Dream Map to a Mind Seized
December 9, 2012 4:00 AM   Subscribe

How do I empower someone without language, sign, or gesture? What is it like to experience aphasia, dysnomia, auditory and visual distortions, and variable physical sensations? At times I imagine that entering into my son's sensory world—his own particular neurocosm, perhaps I should say—is a bit like walking into Lewis Carroll's Wood With No Names ...
English professor Amy Leal wrote about her young son's son's unexplained regressions and loss of skills last year in Little Boy Lost. This year she returns with a beautiful and heartbreaking study of her son's condition in Dream Map to a Mind Seized.
posted by Joe in Australia (6 comments total) 22 users marked this as a favorite
The parent of one child whose skills disintegrated when she was 3 recalls his little girl waking up in the middle of the night screaming, "Daddy, can't talk, can't talk!"—and she never spoke again. I thought of this when I heard Julian cry in that way; it was the sound of terror from the edge of the abyss. Every night when his wailing stopped I cried and thought to myself, I am losing him. He is losing himself. And we both know it.

Jesus that's heavy. The thought of a child's eyes wide with existential terror is an image I hope I'll need never confront in reality.
posted by Alex404 at 5:31 AM on December 9, 2012 [10 favorites]

I'm sitting here with my kids, one of whom is a high-drama giant-vocabulary haver with delicate feelings and weird digestive issues, the other a prodigious little climber who administers heart attacks regularly, and feeling uncommonly grateful. My heart breaks for this little family.
posted by chesty_a_arthur at 6:05 AM on December 9, 2012 [4 favorites]

This condition, or set of conditions, gives me a sense of urgency for science like nothing else on earth. To find that your toddler's eyes are going blank, that they are losing language, is so dreadful it's hard to even contemplate.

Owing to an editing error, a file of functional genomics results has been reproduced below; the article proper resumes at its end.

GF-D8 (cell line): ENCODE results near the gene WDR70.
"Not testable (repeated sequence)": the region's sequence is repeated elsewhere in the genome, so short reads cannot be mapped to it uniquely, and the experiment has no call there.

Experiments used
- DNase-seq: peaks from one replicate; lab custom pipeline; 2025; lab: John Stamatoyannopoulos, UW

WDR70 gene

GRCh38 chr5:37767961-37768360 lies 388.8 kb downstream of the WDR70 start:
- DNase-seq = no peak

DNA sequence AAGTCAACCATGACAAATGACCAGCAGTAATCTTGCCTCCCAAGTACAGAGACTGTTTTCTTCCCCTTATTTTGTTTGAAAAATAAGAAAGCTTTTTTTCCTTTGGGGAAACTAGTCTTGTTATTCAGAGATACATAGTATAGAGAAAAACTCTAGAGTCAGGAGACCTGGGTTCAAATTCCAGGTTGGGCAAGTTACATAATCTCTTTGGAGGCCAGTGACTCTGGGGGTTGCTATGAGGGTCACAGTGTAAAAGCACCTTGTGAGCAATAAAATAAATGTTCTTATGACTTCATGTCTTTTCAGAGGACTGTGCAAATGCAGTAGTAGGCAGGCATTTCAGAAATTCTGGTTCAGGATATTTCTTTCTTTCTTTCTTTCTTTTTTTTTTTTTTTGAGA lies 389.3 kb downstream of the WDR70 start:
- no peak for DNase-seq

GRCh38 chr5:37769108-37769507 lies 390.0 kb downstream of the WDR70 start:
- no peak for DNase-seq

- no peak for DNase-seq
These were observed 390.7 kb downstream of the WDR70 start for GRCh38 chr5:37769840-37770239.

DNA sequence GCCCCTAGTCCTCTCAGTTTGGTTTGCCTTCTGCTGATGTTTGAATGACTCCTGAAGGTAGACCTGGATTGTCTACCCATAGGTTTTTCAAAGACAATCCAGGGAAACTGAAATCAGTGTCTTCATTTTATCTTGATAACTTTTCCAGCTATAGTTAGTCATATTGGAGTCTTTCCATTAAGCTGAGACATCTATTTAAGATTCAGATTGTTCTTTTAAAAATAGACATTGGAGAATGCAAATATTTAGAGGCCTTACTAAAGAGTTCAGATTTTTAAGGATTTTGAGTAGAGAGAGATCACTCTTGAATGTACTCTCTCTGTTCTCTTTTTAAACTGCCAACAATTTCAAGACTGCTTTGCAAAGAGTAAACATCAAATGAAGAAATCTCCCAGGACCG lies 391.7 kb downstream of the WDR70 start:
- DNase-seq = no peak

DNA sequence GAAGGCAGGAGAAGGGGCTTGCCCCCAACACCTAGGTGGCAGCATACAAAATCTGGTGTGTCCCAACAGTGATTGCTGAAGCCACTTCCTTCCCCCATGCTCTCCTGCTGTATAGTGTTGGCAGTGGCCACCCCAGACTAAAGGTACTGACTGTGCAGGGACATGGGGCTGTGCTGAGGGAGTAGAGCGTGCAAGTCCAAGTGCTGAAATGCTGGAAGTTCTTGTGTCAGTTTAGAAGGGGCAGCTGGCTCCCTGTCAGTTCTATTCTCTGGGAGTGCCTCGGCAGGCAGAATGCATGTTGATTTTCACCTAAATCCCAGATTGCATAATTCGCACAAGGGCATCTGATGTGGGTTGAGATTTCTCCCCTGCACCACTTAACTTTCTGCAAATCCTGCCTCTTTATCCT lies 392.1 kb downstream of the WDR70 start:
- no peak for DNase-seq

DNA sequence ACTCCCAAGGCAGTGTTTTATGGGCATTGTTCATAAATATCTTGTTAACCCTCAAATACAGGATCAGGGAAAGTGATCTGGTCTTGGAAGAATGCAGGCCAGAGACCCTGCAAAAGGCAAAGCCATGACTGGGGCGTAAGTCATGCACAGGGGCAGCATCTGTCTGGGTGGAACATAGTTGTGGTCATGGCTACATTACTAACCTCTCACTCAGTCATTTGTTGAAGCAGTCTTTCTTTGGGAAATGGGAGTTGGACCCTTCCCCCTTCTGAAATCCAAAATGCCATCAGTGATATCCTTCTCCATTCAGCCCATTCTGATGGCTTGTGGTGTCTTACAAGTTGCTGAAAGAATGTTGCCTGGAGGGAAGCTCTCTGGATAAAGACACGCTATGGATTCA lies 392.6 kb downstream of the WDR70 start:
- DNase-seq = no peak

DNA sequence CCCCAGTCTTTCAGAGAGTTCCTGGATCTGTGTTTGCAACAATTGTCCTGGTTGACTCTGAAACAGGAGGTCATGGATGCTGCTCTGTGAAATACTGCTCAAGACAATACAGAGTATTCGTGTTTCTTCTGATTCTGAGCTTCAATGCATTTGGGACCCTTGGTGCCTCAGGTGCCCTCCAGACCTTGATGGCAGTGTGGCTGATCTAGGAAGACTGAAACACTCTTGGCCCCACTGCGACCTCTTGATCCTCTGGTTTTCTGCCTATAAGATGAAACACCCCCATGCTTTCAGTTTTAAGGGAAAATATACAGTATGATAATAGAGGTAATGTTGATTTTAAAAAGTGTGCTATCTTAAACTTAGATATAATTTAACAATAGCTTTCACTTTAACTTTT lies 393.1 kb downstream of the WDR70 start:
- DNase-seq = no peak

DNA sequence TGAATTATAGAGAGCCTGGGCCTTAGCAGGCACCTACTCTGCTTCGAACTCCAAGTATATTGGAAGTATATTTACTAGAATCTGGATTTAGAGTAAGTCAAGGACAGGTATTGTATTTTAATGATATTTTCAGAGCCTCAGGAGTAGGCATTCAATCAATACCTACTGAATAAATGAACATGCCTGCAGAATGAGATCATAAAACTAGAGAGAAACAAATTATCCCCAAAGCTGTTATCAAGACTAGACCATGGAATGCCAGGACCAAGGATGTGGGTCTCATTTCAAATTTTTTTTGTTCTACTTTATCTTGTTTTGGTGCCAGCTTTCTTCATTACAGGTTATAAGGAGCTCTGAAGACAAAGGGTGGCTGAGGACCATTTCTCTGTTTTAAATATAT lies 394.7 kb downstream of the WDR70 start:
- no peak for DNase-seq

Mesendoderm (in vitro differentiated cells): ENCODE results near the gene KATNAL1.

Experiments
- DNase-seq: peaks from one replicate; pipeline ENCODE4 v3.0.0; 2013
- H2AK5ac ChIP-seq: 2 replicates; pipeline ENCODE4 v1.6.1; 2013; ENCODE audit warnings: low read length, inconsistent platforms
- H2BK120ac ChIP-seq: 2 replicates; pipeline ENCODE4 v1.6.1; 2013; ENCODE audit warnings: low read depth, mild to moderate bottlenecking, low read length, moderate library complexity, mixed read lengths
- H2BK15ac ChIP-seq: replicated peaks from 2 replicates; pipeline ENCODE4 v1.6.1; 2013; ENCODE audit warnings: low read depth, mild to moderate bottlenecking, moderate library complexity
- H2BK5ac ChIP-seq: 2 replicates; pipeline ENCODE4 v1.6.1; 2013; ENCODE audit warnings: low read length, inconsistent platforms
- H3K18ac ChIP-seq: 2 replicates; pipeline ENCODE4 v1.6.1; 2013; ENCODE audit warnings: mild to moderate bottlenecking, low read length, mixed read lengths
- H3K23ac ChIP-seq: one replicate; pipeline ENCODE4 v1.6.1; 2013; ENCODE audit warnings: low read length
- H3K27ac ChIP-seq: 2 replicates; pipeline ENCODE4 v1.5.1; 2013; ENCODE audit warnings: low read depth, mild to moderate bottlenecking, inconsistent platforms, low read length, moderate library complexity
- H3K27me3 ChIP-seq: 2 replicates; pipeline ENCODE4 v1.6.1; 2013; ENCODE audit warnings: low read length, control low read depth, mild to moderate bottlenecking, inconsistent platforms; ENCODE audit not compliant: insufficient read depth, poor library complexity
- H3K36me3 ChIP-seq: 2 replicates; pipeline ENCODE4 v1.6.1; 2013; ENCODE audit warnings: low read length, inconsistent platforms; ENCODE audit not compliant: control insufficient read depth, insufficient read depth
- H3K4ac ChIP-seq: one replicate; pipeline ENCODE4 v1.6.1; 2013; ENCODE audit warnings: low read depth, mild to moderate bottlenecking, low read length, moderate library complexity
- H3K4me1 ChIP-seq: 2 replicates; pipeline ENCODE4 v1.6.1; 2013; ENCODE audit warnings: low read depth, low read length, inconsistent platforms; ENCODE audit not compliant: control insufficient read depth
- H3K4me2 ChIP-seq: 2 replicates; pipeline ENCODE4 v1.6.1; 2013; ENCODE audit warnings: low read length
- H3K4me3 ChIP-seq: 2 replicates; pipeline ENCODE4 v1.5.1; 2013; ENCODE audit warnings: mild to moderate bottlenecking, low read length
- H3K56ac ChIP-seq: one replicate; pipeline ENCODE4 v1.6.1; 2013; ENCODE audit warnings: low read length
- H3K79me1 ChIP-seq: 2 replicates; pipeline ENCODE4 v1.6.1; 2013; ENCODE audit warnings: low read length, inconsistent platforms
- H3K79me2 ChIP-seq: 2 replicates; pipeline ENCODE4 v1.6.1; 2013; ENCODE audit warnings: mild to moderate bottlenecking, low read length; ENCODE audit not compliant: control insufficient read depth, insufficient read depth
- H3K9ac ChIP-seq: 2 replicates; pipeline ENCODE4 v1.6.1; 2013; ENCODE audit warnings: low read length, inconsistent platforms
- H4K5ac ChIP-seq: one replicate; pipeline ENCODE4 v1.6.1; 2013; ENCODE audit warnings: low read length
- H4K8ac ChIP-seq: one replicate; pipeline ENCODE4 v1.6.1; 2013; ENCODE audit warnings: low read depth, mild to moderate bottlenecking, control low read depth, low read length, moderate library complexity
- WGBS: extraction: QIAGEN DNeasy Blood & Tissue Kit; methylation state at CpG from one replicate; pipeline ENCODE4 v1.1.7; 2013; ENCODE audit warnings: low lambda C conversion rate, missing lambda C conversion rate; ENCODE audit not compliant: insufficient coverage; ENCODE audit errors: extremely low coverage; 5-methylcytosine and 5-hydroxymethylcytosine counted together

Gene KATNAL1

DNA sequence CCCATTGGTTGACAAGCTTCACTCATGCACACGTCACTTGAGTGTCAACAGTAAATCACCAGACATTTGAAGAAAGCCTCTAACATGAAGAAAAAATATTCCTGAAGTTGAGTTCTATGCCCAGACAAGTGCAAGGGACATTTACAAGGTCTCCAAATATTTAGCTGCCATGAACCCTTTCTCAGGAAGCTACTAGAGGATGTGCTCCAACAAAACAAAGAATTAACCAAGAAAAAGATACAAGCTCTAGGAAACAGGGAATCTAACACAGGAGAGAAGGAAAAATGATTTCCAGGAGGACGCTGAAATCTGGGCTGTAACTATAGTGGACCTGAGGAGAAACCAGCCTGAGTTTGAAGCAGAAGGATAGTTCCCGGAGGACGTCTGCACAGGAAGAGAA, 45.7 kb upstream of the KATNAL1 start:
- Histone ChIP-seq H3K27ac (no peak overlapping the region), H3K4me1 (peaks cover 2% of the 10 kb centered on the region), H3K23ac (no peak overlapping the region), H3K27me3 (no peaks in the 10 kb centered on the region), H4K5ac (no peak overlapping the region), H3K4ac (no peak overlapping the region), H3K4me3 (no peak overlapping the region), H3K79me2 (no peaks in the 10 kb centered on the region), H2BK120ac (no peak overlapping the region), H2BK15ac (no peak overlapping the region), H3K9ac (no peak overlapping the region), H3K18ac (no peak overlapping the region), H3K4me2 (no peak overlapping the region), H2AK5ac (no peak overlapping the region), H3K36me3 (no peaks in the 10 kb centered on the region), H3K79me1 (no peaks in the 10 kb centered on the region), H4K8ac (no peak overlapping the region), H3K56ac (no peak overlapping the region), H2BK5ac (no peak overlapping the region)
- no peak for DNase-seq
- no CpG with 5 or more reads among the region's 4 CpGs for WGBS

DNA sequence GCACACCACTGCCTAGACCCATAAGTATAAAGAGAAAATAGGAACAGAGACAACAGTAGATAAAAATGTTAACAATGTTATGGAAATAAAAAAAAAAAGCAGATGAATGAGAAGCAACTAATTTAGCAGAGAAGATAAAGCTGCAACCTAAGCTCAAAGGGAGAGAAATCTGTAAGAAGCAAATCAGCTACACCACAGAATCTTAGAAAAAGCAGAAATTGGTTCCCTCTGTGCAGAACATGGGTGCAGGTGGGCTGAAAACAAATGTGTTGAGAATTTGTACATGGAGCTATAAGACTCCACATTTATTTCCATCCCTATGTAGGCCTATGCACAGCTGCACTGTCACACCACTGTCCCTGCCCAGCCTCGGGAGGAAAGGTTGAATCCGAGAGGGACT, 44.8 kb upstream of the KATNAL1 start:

So, solutions or leads so far for this family: they saw some improvement with removing glutamate and hydrolyzed proteins and protein isolates from his diet, and then found that part of what's causing the regression in his case is night-time seizures that prevent his brain from integrating the previous day's learning.

I hadn't heard that about nighttime epilepsy; that's very interesting. Anybody know more? Do they think there is a common cause of the other autistic symptoms and the start of the epilepsy (eg is the epilepsy triggered by some other kind of maybe autoimmune damage to the brain)?
posted by LobsterMitten at 8:54 AM on December 9, 2012 [2 favorites]

daddy! can't talk! can'! talk!

Lots of people have nightmares about spiders and such, but this story is now my nightmare fuel. Today, I will not be asking my kids to quiet down no matter how loud they get.
posted by davejay at 9:18 AM on December 9, 2012

I have a friend whose daughter has Rett Syndrome and her experience was similar, a healthy beautiful little toddler girl who is walking and starting to talk and then a regression. It's been amazing to watch my friend, who is about 5 years younger than me and was always 'the baby' in a way, turn into this fierce mother tiger determined to seek the best care, treatment and education for her daughter.
posted by shoesietart at 1:45 PM on December 9, 2012

The parent of one child whose skills disintegrated when she was 3 recalls his little girl waking up in the middle of the night screaming, "Daddy, can't talk, can't talk!"—and she never spoke again.

That's the most terrifying thing I've ever heard. I'm cold all over. Can't read this article, sorry. My heart goes out to the people who are living it.
posted by away for regrooving at 11:03 PM on December 11, 2012

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